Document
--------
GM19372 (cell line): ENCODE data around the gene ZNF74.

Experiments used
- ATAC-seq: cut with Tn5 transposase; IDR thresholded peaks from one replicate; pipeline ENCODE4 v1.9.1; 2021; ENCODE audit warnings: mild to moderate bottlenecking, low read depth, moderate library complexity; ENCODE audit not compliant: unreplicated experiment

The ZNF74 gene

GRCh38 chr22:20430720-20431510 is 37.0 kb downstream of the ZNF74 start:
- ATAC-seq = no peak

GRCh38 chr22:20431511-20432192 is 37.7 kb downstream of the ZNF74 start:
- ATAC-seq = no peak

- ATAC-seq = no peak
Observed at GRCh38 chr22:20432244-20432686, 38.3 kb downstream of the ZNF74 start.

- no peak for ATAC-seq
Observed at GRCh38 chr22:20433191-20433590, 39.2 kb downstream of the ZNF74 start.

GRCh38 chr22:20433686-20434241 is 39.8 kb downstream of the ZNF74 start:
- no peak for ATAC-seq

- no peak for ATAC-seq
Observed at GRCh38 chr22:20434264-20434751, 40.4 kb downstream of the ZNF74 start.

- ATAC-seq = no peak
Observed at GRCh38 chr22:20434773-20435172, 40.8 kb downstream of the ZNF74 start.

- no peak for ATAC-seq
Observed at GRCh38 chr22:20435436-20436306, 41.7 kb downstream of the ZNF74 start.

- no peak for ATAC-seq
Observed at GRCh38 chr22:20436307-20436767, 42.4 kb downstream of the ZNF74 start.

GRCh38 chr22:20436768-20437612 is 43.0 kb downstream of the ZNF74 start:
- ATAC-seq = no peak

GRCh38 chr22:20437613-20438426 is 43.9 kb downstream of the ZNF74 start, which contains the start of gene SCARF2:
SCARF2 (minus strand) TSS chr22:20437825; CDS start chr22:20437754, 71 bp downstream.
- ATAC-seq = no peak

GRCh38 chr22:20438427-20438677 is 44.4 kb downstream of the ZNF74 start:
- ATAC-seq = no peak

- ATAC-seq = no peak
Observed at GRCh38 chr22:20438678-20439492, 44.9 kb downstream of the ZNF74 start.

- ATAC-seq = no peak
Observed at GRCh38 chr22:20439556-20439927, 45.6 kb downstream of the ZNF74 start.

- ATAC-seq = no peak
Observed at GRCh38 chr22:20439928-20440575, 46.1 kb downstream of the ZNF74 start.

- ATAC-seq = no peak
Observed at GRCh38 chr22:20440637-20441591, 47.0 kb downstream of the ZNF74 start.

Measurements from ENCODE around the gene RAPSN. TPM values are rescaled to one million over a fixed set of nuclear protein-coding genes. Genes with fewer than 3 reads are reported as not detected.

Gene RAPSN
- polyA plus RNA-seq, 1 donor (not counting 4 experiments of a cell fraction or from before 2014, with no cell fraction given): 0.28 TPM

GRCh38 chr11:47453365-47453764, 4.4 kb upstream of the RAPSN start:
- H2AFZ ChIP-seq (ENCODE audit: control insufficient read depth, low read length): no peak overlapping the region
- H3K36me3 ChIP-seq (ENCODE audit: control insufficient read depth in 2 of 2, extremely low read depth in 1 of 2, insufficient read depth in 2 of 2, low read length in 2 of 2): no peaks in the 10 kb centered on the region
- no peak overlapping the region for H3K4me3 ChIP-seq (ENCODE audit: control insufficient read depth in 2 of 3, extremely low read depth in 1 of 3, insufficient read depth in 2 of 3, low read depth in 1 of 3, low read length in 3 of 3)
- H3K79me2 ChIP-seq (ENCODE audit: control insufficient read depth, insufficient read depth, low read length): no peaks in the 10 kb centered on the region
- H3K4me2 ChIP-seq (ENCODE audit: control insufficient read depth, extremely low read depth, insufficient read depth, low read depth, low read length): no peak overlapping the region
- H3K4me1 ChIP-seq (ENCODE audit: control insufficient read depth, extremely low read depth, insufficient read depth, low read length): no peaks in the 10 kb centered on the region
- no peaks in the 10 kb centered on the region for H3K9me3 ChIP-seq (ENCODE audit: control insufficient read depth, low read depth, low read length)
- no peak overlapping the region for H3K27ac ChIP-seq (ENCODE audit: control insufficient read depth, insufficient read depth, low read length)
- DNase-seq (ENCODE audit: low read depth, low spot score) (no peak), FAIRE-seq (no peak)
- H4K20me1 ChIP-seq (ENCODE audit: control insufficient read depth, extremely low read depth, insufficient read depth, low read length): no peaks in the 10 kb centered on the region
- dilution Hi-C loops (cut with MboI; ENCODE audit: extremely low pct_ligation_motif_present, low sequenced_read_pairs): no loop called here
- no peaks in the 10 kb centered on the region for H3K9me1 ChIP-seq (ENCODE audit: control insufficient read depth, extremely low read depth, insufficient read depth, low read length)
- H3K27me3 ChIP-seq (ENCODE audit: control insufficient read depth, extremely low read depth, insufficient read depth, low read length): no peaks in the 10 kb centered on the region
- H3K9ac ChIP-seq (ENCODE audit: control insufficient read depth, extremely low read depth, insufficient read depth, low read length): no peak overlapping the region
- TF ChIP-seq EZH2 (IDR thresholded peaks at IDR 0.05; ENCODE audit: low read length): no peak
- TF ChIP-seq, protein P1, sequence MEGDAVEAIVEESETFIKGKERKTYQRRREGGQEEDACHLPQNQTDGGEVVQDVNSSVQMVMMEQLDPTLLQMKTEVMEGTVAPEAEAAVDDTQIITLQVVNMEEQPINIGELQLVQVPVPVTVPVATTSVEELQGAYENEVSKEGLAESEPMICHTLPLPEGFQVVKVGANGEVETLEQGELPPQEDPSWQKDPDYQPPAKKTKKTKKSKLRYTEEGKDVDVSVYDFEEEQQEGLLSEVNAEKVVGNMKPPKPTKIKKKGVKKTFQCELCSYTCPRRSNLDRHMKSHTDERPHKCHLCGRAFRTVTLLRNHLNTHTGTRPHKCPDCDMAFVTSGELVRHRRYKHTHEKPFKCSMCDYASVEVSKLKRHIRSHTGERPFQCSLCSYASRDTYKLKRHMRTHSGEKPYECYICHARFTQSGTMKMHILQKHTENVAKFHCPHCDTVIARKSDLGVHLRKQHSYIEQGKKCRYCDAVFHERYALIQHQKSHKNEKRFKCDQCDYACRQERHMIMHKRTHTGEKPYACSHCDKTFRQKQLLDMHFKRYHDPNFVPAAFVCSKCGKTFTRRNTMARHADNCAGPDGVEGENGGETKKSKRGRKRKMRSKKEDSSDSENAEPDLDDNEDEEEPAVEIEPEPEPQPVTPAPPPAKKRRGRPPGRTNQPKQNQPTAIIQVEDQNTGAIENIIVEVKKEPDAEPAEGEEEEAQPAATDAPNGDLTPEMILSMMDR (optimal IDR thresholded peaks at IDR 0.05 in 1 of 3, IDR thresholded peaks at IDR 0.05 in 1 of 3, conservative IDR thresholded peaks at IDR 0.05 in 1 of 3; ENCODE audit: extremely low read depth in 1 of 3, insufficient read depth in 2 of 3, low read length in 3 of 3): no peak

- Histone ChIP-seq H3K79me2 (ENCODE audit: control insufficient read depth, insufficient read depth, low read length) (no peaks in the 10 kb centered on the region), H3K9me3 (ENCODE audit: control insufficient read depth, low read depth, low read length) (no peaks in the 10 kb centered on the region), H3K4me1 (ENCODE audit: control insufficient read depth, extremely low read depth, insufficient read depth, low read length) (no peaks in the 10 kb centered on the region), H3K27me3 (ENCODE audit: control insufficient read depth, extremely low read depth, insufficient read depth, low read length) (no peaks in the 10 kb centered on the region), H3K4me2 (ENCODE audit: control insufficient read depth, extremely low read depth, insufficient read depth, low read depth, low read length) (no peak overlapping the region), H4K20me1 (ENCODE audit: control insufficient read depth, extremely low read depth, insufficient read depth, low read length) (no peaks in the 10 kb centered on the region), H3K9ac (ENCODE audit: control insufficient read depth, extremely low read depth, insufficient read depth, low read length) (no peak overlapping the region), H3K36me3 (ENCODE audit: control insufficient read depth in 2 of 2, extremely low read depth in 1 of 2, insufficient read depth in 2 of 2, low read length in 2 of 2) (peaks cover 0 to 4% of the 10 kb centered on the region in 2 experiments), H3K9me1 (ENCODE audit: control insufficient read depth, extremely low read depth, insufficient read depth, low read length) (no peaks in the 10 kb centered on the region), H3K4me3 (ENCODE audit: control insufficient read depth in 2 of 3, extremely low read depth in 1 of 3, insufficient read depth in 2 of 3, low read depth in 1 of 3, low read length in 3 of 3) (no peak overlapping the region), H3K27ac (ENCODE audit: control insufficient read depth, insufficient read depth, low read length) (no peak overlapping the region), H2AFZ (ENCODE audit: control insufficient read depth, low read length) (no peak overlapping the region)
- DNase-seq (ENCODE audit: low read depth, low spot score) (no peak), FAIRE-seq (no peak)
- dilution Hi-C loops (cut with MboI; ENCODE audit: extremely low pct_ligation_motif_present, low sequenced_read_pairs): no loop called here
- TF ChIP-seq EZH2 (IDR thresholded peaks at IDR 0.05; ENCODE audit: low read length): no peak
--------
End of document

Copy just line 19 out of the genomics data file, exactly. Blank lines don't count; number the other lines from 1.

- no peak for ATAC-seq